I don't usually advocate recipes that require very specialized equipment. Most of us don't have enough storage as it is, never mind filling it up with a plethora of seldom used gizmo's. But of course rules are made to be broken, and when my sister (vintage magpie!) gave me a lovely old french madeleine tin for Christmas I was rather pleased.
These lovely little cakes were made most famous by the French writer Proust. In his novel "In Search of Lost Time" the narrator refers to them in a passage about involuntary memory. On tasting a madeleine he is instantly transported back to his Aunt's bedside, where as a child he tasted the little cake dipped in her tea.
I cant honestly say they hold any such associations for me, mine was a childhood of lamingtons, pavlova and mellowpuffs, but I think the idea is entirely valid. Whenever I make the spiced fruit biscuits Mum used to make for our school lunches I am right back sitting on a bench at playlunch, throw a mince pie into the mix and it really is school days all over again......
Essentially these are a very delicate tender sponge cooked in tins shaped like a shell. I made this recipe up as I had great limes to use and wanted a slightly tropical flavour. I would like to try a version using coconut also, maybe in place of the ground almond. The nuts add a moistness, but can be left out if you cant/wont eat nuts.
Madeleine's don't keep well, so I would not suggest these as a tin filler, but for a special treat, maybe afternoon tea, or with coffee after a meal they are just right. And very easy to make, using no special equipment other than your lovely tins.
Lime Vanilla Madeleine
This recipe makes 24 little cakes
1/3 cup of sugar
1 tsp vanilla paste (or use vanilla sugar and omit the paste)
1/2 cup plain flour
1 tbsp ground almonds (optional, use an extra tbsp flour if you don't have almonds)
1 tsp baking powder
Grated zest of a lime
95 grams melted butter
Preheat the oven to 180C
Beat the eggs and sugar together until thick and pale. Add the vanilla paste if using and beat again.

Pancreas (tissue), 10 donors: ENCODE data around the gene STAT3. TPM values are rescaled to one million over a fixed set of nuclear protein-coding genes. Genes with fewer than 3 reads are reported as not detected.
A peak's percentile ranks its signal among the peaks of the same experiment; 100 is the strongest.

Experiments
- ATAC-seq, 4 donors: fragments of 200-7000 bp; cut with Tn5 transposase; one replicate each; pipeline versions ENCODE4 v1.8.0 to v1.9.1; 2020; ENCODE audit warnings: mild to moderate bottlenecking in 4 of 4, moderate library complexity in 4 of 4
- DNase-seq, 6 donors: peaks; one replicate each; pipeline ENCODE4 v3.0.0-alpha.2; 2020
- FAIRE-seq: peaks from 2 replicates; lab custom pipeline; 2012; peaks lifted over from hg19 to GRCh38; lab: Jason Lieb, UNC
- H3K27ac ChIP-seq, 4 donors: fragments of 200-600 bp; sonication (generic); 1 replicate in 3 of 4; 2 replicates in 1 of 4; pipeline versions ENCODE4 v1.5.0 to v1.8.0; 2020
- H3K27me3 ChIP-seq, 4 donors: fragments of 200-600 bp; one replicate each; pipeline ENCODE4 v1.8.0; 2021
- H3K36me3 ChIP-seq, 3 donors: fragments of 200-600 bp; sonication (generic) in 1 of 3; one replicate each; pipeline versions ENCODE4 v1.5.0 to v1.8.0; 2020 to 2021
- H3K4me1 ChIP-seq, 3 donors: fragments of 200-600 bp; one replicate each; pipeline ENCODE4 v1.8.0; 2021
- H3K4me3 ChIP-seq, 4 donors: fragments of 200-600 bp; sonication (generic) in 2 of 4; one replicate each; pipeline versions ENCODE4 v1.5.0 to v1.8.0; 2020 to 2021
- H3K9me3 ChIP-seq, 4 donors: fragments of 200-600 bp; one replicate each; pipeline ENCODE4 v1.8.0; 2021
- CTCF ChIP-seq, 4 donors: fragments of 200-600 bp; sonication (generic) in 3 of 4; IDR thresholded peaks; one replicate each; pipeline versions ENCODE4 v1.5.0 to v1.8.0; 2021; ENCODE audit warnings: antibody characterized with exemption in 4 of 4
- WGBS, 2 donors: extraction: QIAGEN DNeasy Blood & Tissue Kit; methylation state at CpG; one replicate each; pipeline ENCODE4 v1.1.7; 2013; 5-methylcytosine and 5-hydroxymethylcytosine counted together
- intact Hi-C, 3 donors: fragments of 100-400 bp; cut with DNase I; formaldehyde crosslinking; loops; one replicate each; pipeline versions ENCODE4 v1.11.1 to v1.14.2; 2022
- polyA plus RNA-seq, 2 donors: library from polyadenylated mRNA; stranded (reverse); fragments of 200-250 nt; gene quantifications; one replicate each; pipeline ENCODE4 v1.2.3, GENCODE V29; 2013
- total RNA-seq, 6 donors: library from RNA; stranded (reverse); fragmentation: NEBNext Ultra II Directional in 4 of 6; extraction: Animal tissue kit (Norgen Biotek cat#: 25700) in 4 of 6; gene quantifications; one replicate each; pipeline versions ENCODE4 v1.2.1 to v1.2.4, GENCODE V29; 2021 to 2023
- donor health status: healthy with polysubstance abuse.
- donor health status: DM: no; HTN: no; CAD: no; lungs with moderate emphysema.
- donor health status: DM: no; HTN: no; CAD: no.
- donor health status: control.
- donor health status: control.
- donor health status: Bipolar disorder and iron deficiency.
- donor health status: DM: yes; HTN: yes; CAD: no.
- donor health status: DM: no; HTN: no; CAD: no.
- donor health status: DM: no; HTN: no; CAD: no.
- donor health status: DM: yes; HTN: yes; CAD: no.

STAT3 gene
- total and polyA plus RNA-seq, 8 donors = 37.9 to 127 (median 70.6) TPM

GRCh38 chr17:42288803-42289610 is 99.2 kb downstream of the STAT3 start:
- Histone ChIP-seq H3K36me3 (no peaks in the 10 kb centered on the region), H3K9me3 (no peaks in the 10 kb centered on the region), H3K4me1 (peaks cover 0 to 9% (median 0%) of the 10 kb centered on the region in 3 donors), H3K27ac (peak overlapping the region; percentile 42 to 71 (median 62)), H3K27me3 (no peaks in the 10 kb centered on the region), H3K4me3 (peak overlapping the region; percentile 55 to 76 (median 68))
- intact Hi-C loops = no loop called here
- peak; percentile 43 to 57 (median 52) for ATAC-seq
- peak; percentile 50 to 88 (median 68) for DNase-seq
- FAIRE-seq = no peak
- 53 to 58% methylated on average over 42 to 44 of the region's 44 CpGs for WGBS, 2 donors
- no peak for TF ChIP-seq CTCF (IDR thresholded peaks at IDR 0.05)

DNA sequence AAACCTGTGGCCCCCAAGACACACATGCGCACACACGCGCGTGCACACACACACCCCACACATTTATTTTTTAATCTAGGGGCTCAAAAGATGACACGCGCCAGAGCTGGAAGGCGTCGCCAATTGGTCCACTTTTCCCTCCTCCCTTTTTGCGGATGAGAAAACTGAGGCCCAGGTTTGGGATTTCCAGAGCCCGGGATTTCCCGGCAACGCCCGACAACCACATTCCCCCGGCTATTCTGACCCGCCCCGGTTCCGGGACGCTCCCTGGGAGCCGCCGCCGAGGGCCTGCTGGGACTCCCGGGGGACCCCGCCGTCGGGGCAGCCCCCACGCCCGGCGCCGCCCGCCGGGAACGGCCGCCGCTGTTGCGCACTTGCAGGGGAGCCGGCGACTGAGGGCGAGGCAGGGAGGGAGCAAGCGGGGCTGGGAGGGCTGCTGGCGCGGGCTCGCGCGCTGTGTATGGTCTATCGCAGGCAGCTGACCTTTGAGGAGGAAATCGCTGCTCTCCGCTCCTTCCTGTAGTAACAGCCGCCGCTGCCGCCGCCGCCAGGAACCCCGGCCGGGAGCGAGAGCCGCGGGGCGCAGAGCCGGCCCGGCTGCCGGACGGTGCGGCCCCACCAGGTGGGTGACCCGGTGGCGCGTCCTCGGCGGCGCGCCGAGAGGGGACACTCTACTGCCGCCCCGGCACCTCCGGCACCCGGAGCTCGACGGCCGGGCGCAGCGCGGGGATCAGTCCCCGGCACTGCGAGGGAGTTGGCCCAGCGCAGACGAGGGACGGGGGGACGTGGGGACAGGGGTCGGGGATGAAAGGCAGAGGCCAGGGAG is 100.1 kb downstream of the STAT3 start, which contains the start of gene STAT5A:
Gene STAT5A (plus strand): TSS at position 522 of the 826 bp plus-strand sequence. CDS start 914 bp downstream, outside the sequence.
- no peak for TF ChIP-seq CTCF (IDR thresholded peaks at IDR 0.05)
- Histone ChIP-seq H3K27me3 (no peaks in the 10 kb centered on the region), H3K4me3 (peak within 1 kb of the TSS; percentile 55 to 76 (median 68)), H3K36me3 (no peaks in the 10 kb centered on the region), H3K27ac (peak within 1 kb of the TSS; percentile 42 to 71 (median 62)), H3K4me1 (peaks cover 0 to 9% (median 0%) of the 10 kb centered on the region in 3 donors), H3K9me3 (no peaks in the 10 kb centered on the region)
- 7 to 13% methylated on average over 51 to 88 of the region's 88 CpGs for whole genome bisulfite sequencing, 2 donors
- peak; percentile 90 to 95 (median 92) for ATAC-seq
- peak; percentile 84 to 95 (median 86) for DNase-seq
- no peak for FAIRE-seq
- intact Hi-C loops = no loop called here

Sift in the flour and baking powder, the add the almonds and lime zest (they wont go through the sieve) and fold the mixture together gently. I have come across a few recipes that say beat in the flour but I think this gives you tough cakes and funny peaks when they are cooked.
Add the melted butter and fold in. Spoon about a dessertspoon of the mixture into your tins, which you have first buttered and floured. I just use a pastry brush dipped in the melted butter and brushed all over the tins. Then using a tea strainer or a teaspoon sprinkle over some flour and shake the excess out over the sink. This stops the cakes sticking.
Cook for 7-10 minutes until the cakes are coloured but not too dark. They will start to pull away ever so slightly from the tins. Leave to cool for a few minutes before using a little knife to gently loosen the edges, before you lift the madeleine's out. You will think they have stuck, but don't stress, they will peel off the tin.
The sponge is beautifully tender, and the delicate shell pattern is really pretty. Not flashy like a cupcake, but understated and not overly sweet. The lime flavour comes through against the vanilla, and the ground almond gives a moistness also. I ate four with a cup of tea, bliss.......
You can buy madeleine tins at kitchenware shops, but do keep a lookout in vintage shops , online auctions and Hospice and Salvation Army shops. Both of these organisations do amazing work in New Zealand, and by shopping at their shops you are supporting that work. I have had recent personal experience of the help Hospice can be at a difficult time, and they deserve every cent that comes their way.
So take along unwanted items, old clothing, books, housewares etc. You get some extra space, and someone else ultimately benefits. I recently sent along about a hundred food magazines from the last few years. Mind you Mr PK's language was not very charitable when he tried to lift the box into the car.........
Check out this guide to vintage shops in Auckland